This paper describes the takeover of a botnet for analysis
developing analysis methods for an anonymization network
purposes. The authors were well aware of the ethical implica-
such as Tor  ethical in consideration of the likeliness
tions of breaking into a botnet’s C&C server and brought the
that oppressive regimes would use the research results to
• “The sinkholed botnet should be operated so that any
Second, we have to ensure that our research activities them-
harm and/or damage to victims and targets of attacks
selves do not harm others. While the possible consequences
• “The sinkholed botnet should collect enough information
Tuskegee syphilis experiment1 is one of the most important
to enable notification and remediation of affected parties”
cases of ethics in medical research. Started in 1932 it aimedat analyzing spread and possible treatments for syphilis. In
C. Pharmaleaks – understanding the business of online phar-
1947 Penicillin was found be be an effective treatment for
syphilis. Nevertheless, the experiments continued for 25 years
In this paper the underground economics of affiliate net-
before it was shutdown on public pressure in the 70’s. During
works for pharmaceutical products on the Internet was ana-
the 40 years of runtime, patients were not informed about
lyzed with the help of leaked data. At the time of research
available treatments, no precautions were taken that patients
that data already was “in the wild”, so the researchers used
did not infect others, and they were also actively given false
information regarding treatment. Today, it is obvious that such
• “[.] ethics of using data that was, in all likelihood,
a study is unethical. Doctors are not only not allowed to
gathered via illegal means. [.] We justify our own choice
withhold information about effective treatment but also have to
explain patients the study design. In randomized double-blind
• “some [.] contents have already been widely and pub-
studies neither the patient nor the doctor can decide whether
licly documented. Consequently, we cannot create any
a patient receives a new and potentially better drug or the
new harm simply through association with these entities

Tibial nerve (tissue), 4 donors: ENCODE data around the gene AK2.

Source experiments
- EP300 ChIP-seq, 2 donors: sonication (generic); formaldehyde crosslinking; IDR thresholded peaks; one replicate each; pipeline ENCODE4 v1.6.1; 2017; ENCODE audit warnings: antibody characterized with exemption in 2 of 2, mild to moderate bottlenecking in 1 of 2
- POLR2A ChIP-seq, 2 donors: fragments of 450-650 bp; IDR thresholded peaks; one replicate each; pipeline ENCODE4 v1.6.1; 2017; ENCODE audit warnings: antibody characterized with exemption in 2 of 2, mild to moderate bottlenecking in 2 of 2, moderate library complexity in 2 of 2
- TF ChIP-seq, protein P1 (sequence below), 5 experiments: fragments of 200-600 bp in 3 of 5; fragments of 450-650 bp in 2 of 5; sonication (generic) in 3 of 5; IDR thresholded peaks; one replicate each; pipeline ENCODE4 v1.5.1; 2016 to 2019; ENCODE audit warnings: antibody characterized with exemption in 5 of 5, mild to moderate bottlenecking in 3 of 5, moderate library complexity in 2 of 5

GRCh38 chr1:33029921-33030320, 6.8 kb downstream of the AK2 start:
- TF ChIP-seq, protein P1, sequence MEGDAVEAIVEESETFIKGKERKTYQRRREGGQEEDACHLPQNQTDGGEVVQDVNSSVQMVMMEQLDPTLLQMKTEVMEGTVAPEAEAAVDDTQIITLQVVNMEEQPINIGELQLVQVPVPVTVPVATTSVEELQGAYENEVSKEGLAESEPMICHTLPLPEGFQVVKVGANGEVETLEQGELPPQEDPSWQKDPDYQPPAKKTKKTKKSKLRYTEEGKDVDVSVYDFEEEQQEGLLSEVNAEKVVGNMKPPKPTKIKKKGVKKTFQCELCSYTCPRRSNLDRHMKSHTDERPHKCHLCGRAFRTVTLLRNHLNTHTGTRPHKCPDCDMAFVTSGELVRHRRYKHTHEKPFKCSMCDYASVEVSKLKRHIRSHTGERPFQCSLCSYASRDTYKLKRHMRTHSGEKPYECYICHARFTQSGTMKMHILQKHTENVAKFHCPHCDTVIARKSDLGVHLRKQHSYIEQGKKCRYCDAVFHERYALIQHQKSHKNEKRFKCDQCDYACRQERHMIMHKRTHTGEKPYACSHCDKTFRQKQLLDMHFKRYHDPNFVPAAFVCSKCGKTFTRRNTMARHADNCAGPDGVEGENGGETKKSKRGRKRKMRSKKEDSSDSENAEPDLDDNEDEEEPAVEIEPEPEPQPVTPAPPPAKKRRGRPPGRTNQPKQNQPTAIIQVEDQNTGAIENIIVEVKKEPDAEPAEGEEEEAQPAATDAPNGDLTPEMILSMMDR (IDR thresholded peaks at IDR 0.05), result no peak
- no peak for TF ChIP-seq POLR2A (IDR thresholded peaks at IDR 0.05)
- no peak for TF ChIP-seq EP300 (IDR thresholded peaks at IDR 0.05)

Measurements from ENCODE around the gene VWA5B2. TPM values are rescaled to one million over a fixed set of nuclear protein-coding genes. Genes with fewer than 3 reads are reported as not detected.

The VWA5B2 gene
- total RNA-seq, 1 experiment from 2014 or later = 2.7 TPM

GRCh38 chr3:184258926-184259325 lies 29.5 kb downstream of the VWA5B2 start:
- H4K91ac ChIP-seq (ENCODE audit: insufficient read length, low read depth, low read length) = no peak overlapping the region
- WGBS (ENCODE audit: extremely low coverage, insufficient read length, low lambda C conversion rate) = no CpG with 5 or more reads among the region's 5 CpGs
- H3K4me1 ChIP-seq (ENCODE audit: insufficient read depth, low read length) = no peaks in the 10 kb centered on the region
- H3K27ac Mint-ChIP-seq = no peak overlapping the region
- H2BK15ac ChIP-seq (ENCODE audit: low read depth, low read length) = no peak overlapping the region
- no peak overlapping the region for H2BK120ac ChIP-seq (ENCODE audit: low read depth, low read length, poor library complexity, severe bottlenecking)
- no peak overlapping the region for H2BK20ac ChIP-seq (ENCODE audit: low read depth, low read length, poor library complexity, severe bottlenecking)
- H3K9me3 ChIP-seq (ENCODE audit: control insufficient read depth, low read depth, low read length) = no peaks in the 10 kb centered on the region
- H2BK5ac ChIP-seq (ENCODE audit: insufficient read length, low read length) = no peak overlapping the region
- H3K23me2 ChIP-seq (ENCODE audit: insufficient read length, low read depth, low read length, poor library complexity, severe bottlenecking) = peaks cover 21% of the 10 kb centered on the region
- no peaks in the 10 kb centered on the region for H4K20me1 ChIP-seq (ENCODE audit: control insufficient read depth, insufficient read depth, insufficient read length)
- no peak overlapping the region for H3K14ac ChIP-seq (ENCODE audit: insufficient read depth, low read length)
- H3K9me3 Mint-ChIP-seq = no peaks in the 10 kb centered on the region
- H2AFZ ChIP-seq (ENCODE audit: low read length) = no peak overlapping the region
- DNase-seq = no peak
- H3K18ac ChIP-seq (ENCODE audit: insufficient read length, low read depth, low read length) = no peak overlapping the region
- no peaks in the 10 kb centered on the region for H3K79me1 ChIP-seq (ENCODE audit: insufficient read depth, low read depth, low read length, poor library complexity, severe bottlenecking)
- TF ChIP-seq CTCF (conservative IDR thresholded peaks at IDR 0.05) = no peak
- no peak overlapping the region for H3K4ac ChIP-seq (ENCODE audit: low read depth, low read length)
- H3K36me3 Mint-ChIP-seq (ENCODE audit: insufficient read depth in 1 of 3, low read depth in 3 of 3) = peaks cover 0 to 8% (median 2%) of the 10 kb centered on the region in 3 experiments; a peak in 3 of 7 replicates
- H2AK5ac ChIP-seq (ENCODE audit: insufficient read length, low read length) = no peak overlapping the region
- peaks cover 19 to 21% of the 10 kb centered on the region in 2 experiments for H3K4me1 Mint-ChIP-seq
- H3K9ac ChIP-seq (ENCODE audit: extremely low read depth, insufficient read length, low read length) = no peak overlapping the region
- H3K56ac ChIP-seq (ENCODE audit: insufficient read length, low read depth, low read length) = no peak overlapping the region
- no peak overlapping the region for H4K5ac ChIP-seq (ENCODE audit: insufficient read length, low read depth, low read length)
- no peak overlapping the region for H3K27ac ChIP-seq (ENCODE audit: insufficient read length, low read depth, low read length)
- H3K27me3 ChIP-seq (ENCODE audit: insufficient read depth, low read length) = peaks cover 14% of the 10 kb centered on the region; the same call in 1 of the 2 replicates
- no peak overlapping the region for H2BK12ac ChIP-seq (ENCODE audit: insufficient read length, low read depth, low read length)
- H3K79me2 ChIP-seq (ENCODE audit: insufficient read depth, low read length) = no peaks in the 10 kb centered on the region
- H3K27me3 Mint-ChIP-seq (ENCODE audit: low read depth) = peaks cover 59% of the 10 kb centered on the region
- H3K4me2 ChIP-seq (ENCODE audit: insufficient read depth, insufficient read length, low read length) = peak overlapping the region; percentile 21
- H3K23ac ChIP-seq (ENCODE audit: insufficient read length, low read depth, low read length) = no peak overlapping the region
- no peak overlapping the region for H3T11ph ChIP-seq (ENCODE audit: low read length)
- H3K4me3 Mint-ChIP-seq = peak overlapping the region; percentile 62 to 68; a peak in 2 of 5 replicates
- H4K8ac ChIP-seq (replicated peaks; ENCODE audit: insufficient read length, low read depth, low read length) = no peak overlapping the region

standard treatment. No one would withhold standard treatment
Today the lines that should not be crossed in medical
D. Is the Internet for Porn? An Insight Into the Online Adult
research are well defined (such as in the Helsinki Discords )
and the possible impact of unethical studies is known in detail
The authors of this paper analyzed the economics behind
though a large number of research scandals: medial research
traffic trading networks for websites offering adult content and
directly affects human lives. Arguably, the impact of research
even actively participated in the business by setting up their
in information security cannot be compared to medial research.
own website with mature content. Ethical considerations were
However, several cases throughout past years have shown that
it still can have dramatical impacts on involved people. While
• “Clearly, one question that arises is if it is ethically
not academic research the “Craigslist Experiment”2 has shown
acceptable [.] to participate in adult traffic trading. [.]
the impact of unethical studies in a very drastic way and it
we believe that realistic experiments are the only way
is absolutely possible to imagine that with a similar setup
to reliably estimate success rates of attacks in the real-
privacy-impacting behavior (such as ) or cyber-bullying
on a social network may be analyzed in an academic study.
• “we did not withdraw any funds but forfeited our traffic
Another problematic aspect are unpredictable effects on the
trading accounts at the end of the experiments”
analyzed systems. Often it is difficult to calculate the impactof actions performed for research purposes and harm could